Meet the husband-wife duo competing with SpaceX to send cargo to the moon

·3 min read
The husband-wife team that founded SpaceRyde, Saharnaz Safari, left, and Sohrab Haghighat, right, spoke to CBC News at the headquarters of what they say is Canada's first and only rocket factory. (Chris Langenzarde/CBC - image credit)
The husband-wife team that founded SpaceRyde, Saharnaz Safari, left, and Sohrab Haghighat, right, spoke to CBC News at the headquarters of what they say is Canada's first and only rocket factory. (Chris Langenzarde/CBC - image credit)

Imagine getting the chance to vacation in space: You pack your bags, launch into the heavens and find yourself floating among a sea of stars.

Now imagine having an unexpected allergic reaction. Suddenly you're hundreds of kilometres above Earth, wheezing, itching with your eyes swollen and no medication in sight.

"Are you going to wait for two months for SpaceX's next rocket to deliver you the Benadryl?" asks Saharnaz Safari.

"No, you need it now. "

That's part of the pitch made by Safari at the opening of what's being billed as Canada's first rocket factory. As part of a husband-wife team, Safari and Sohrab Haghighat spoke to CBC News at the headquarters of their company SpaceRyde just north of Toronto in Vaughan, Ont., alongside the first Canadian astronaut to live aboard the International Space Station, Chris Hadfield.

Their goal: to make history as the first orbital rocket to launch from a balloon — meaning lower cost and on-demand access to space. Think a private Uber-like service for cargo "from the Earth to the Moon and anywhere in between," they say.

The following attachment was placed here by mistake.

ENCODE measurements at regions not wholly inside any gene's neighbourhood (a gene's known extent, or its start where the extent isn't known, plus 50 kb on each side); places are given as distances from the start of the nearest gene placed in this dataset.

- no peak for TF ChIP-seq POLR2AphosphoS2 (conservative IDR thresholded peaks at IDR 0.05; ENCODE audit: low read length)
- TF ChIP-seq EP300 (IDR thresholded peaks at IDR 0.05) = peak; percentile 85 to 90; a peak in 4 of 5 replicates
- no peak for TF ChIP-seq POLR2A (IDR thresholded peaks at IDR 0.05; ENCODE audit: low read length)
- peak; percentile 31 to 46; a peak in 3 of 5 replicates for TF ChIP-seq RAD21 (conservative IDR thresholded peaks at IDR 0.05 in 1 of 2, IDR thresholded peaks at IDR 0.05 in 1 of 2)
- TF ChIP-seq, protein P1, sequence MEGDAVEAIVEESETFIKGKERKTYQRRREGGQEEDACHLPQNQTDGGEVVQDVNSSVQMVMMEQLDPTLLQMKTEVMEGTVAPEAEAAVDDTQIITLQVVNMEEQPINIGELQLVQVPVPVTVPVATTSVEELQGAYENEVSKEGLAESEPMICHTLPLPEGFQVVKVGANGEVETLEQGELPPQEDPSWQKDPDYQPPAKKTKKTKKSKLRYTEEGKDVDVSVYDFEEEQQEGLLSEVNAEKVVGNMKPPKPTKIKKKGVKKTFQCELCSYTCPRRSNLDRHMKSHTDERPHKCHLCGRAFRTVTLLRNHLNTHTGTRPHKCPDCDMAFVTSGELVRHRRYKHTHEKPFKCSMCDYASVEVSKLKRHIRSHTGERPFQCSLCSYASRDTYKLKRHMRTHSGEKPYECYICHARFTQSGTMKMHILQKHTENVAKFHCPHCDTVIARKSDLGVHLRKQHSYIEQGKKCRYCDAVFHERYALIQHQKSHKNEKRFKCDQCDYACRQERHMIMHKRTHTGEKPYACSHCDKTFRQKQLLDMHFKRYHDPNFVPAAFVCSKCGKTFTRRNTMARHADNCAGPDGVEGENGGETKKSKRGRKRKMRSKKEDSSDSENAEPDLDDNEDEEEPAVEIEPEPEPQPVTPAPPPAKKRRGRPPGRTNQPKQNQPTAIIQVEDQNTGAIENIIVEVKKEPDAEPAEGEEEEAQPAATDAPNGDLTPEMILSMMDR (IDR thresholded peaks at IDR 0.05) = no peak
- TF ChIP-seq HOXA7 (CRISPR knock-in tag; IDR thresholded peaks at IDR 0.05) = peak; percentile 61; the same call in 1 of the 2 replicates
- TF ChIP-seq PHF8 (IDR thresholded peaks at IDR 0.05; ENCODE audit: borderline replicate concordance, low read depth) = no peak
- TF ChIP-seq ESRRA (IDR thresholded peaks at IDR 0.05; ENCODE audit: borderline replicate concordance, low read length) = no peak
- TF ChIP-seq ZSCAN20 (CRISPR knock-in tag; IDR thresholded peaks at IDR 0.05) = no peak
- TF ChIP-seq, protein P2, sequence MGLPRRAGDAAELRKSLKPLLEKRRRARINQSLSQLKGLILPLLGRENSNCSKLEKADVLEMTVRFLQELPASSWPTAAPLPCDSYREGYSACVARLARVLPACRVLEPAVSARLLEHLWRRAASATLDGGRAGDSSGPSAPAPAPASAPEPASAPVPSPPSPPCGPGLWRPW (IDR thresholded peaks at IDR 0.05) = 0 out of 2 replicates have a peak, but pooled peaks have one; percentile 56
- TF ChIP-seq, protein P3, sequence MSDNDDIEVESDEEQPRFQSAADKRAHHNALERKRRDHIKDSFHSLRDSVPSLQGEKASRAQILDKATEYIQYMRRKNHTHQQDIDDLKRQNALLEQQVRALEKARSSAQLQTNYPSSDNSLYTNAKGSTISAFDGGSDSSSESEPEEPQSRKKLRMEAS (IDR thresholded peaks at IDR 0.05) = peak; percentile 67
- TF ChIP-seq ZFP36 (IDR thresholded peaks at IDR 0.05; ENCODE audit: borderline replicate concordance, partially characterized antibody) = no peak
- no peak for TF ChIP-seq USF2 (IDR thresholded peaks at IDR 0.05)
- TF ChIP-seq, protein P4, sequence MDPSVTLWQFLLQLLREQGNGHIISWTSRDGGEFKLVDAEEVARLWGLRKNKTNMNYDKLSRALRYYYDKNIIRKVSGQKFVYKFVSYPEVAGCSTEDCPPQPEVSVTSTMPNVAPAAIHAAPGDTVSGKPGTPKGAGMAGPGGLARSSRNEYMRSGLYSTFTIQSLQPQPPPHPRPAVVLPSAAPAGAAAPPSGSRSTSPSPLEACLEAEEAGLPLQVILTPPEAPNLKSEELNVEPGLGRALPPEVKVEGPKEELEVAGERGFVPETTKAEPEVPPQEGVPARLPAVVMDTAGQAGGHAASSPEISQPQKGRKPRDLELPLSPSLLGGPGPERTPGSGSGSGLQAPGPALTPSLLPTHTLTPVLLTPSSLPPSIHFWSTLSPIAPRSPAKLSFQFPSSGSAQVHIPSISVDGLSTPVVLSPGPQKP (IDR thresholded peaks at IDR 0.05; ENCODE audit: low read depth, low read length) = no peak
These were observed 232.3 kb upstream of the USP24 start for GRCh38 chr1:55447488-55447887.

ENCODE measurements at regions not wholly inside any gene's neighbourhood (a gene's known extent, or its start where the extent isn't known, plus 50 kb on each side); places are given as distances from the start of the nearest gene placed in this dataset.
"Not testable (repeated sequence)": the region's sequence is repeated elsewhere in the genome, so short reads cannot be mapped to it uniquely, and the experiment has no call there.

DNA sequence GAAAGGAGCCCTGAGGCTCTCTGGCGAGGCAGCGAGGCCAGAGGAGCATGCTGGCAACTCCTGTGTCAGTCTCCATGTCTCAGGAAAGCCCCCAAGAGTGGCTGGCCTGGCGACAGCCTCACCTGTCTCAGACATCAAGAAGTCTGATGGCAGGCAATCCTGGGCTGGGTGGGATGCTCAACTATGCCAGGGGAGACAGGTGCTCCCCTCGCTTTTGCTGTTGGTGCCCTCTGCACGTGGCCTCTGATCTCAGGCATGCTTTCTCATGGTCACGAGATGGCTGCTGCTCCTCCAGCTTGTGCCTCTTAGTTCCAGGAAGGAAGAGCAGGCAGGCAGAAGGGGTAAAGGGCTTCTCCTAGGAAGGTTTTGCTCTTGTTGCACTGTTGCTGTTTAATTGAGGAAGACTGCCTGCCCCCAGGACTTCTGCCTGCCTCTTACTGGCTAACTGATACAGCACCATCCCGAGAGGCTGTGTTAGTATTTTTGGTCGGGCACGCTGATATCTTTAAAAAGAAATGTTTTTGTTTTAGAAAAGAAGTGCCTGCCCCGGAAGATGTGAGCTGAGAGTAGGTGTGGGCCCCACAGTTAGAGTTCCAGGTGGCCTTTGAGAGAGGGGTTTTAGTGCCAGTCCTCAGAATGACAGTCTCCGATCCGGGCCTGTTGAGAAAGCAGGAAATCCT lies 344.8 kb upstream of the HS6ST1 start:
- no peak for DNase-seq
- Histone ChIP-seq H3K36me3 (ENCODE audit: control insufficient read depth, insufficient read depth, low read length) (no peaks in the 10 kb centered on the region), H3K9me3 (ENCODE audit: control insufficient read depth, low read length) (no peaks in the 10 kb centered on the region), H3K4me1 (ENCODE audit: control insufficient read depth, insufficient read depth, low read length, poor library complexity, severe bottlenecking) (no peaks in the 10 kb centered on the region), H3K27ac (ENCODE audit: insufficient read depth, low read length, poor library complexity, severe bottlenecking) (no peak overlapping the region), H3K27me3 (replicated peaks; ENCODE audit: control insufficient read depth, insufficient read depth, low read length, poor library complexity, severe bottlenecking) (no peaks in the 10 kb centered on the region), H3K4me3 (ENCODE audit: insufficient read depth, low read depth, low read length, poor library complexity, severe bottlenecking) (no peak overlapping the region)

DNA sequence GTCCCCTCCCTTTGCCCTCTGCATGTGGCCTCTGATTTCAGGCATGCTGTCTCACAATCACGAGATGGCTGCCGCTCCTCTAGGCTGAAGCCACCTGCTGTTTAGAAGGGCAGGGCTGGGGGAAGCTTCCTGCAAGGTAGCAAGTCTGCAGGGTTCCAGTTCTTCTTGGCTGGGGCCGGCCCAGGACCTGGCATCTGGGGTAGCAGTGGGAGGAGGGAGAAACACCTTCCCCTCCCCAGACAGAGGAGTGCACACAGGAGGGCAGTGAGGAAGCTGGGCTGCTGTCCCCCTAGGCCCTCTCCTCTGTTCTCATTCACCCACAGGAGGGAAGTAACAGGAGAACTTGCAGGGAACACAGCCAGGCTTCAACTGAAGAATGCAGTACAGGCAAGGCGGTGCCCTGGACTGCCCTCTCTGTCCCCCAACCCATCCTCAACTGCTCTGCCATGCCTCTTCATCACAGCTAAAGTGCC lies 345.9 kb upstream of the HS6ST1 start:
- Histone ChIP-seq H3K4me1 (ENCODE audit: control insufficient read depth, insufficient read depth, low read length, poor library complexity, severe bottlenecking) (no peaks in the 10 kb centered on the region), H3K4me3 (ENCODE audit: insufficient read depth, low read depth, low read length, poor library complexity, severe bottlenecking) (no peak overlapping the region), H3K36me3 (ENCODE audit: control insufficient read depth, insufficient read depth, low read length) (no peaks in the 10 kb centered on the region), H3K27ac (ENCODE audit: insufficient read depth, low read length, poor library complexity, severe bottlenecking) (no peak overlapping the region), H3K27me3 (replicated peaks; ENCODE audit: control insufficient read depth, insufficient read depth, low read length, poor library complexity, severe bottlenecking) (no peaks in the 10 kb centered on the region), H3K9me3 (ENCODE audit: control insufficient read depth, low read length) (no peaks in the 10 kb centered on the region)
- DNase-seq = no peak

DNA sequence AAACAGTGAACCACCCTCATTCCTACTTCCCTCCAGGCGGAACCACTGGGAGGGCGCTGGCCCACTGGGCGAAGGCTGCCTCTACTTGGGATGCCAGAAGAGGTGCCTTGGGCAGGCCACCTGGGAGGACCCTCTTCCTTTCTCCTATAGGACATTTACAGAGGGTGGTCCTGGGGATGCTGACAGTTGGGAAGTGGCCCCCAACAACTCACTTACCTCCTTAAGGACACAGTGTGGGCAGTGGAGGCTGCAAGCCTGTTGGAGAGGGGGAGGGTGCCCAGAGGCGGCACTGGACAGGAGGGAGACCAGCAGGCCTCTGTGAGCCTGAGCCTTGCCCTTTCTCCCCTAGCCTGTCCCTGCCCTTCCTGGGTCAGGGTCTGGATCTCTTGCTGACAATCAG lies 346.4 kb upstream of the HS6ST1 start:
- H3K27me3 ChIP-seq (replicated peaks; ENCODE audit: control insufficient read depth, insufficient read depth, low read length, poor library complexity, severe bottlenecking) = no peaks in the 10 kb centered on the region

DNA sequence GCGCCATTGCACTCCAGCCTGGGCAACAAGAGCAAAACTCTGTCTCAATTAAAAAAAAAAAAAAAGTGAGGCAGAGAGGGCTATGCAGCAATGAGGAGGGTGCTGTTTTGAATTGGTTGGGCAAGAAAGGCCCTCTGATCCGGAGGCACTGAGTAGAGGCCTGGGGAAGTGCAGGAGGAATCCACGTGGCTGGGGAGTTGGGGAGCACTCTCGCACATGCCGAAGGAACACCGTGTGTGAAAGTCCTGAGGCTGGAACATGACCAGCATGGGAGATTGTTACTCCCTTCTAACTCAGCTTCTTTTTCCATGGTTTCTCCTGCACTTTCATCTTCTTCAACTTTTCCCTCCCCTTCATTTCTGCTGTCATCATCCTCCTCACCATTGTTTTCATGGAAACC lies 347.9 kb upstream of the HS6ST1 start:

Safari and Haghighat envision getting cargo to the edge of space by balloon, then releasing it, lighting a rocket and using the power of miniature computers to control where it goes in space.

An 'elegant idea,' says Hadfield

At a price-tag of $250,000 per trip, it's a fraction of the cost of what's currently on offer for a company or entity looking to send satellites into space or get cargo to the moon, Safari says. The competition, Elon Musk's SpaceX, charges over $1.1 million by comparison, she says.

It's an "elegant idea," says Hadfield, who says getting to space now has been accomplished through the "brute power" of burning massive quantities of fossil fuels.

Chris Langenzarde/CBC
Chris Langenzarde/CBC

"It's a physics problem," he said, speaking at Tuesday's news conference. "In order to get into orbit, you have to be going eight kilometres a second. Any slower, you fall into the air; any faster, you go out to a higher orbit."

"But there's too much friction," he said. "So you have to get above the air and then you have get going fast enough to stay up there."

Applications here on Earth

That's where the balloons come in.

But the technology isn't just handy for space travellers who might have forgotten something important back on Earth, says Hadfield. It's also got the potential to make it easier to send satellites into low orbit to help send back valuable information about the health and temperature of oceans and the planet as a whole, he says.

Jason Wood, executive director of space exploration and space industry policy at the Canadian Space Agency, imagines other uses too.

"Think about how that could be helpful in remote or northern communities here in Canada to provide sustainable food sources or another example is health care, in terms of remote medicine."

Chris Langenzarde/CBC
Chris Langenzarde/CBC

Wood says SpaceRyde is part of a larger shift towards more and more commercial actors providing access to space. The industry, by some estimates, is expected to grow to a trillion dollars per year by 2040, he says.

As for Safari and Haghighat, the two met in Waterloo, Ont. during graduate school.

"That's where we got to know each other and fell in love and eventually got married," he told CBC News.

The pair, married for almost 14 years, are planning their first launch in 2023.

The year after that, their sights are set on the moon.

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